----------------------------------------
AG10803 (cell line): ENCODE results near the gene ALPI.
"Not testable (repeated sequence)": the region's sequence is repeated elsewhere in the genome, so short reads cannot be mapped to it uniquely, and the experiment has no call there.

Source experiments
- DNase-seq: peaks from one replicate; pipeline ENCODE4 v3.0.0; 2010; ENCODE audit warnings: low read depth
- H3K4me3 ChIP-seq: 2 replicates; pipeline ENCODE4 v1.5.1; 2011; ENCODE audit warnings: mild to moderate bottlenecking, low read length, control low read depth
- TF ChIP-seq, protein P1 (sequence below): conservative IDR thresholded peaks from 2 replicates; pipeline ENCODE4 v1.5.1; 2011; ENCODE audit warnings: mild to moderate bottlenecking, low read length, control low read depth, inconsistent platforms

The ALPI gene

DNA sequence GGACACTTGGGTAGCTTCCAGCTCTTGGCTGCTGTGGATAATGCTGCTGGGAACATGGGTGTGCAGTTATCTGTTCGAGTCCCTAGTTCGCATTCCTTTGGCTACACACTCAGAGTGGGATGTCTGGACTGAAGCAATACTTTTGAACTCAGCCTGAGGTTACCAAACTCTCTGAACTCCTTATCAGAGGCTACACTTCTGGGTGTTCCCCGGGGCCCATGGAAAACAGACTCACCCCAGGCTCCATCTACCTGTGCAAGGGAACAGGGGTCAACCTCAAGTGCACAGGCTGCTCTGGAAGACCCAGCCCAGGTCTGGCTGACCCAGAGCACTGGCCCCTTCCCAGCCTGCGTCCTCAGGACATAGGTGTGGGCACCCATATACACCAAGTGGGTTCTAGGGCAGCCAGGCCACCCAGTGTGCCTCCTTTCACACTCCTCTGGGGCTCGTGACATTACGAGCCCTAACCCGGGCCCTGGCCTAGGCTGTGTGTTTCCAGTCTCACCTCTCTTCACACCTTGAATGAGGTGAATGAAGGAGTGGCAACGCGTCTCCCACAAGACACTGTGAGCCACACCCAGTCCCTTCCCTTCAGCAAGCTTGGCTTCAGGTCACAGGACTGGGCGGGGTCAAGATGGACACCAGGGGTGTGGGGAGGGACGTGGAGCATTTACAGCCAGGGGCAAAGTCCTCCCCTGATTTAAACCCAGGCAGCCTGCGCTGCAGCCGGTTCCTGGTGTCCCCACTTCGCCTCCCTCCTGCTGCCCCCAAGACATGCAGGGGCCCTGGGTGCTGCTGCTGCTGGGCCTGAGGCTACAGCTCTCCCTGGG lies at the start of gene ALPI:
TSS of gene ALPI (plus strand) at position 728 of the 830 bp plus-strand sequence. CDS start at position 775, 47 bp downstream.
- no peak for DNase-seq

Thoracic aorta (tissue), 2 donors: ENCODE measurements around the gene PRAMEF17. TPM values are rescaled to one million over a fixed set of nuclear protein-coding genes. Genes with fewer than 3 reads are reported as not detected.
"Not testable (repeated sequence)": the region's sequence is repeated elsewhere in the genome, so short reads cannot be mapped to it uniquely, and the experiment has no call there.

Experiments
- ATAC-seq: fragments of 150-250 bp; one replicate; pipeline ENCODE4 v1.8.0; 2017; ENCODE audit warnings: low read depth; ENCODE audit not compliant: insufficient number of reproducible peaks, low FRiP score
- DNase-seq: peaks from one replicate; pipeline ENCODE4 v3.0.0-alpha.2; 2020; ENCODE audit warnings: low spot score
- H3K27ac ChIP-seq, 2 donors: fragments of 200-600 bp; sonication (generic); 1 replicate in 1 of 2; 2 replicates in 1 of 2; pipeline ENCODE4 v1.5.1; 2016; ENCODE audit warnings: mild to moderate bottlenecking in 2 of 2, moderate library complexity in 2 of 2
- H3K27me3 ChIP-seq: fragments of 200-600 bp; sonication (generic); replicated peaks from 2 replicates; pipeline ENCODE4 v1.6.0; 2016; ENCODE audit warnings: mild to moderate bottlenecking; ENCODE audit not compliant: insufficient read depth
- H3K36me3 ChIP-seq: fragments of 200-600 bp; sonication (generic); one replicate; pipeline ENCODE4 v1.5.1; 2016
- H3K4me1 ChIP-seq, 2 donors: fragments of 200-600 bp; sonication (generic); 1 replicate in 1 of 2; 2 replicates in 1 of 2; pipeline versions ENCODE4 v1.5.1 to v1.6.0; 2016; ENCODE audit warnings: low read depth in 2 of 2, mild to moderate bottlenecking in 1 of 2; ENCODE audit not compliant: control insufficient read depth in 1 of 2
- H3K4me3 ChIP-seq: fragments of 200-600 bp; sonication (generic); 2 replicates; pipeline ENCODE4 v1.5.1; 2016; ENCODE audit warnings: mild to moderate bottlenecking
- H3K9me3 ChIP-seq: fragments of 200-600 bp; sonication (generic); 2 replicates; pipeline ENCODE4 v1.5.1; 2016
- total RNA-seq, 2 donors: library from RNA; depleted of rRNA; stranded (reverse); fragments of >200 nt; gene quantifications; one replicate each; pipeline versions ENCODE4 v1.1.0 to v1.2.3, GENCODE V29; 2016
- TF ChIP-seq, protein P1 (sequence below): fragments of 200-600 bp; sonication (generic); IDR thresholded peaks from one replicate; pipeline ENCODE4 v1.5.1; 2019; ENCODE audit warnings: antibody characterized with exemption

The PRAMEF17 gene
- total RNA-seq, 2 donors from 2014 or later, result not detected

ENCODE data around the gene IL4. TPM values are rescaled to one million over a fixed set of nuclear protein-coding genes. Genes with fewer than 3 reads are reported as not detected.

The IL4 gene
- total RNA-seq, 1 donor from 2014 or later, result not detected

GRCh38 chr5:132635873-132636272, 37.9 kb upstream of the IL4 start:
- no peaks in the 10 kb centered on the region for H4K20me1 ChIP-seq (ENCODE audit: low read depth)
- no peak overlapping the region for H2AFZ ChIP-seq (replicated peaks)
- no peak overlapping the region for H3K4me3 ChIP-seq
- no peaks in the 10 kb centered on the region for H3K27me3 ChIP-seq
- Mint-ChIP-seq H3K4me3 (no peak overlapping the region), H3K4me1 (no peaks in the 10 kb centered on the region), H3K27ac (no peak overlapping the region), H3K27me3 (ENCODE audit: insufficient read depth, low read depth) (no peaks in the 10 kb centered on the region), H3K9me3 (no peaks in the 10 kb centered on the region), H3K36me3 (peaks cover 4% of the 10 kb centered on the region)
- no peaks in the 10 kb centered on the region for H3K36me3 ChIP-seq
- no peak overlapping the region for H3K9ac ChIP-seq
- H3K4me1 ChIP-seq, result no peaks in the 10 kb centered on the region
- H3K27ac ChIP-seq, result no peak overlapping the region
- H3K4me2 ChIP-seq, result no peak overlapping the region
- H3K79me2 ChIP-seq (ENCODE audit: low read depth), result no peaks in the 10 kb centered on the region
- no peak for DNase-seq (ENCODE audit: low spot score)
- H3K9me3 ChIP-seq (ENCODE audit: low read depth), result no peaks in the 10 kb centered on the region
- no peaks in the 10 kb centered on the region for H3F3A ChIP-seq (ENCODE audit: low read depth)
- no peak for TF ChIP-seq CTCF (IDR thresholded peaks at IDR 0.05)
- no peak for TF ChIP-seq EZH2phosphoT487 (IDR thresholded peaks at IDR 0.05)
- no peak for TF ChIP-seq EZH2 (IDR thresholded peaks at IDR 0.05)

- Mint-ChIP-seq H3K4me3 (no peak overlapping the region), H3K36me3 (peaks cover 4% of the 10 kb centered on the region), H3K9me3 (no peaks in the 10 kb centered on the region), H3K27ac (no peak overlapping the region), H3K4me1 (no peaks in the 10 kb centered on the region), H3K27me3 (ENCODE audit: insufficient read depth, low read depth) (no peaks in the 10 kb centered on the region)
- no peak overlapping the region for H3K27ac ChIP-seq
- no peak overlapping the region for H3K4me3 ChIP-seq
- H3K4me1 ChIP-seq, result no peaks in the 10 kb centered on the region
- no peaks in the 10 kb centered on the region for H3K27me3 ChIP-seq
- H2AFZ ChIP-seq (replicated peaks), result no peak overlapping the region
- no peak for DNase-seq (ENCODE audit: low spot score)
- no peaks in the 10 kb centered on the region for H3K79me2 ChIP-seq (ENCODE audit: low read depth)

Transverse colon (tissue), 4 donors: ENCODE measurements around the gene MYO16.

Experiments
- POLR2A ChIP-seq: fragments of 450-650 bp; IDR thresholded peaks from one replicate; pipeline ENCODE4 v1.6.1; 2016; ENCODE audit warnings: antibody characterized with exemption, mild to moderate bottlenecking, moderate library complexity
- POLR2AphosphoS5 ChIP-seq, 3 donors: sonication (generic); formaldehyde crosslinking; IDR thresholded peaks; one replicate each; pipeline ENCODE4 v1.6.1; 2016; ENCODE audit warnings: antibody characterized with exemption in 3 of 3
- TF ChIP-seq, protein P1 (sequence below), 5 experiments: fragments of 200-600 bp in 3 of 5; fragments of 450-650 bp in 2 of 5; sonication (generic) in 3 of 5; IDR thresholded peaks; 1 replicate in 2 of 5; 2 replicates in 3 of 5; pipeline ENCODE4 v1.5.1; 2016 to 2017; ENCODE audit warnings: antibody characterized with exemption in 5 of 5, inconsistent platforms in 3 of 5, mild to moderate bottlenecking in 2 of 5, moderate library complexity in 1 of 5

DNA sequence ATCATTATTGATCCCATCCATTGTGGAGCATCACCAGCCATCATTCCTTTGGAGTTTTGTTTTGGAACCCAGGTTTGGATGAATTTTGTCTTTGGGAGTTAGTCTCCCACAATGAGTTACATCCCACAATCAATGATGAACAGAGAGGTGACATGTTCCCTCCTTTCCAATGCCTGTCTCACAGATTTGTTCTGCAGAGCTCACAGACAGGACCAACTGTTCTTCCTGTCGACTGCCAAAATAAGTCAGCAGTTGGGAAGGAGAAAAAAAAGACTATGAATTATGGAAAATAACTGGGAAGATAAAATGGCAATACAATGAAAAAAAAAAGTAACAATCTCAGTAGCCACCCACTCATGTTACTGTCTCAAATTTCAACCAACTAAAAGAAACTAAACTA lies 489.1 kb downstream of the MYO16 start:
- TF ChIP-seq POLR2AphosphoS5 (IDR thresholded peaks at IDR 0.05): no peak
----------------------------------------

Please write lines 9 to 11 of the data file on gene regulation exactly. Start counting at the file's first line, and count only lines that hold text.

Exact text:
TSS of gene ALPI (plus strand) at position 728 of the 830 bp plus-strand sequence. CDS start at position 775, 47 bp downstream.
- no peak for DNase-seq

Thoracic aorta (tissue), 2 donors: ENCODE measurements around the gene PRAMEF17. TPM values are rescaled to one million over a fixed set of nuclear protein-coding genes. Genes with fewer than 3 reads are reported as not detected.